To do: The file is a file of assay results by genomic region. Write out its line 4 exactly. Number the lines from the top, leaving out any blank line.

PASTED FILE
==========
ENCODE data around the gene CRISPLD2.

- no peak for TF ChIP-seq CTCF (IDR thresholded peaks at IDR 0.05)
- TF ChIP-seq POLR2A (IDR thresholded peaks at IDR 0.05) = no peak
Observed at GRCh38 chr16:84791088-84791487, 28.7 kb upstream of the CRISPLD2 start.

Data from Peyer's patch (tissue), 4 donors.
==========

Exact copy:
Observed at GRCh38 chr16:84791088-84791487, 28.7 kb upstream of the CRISPLD2 start.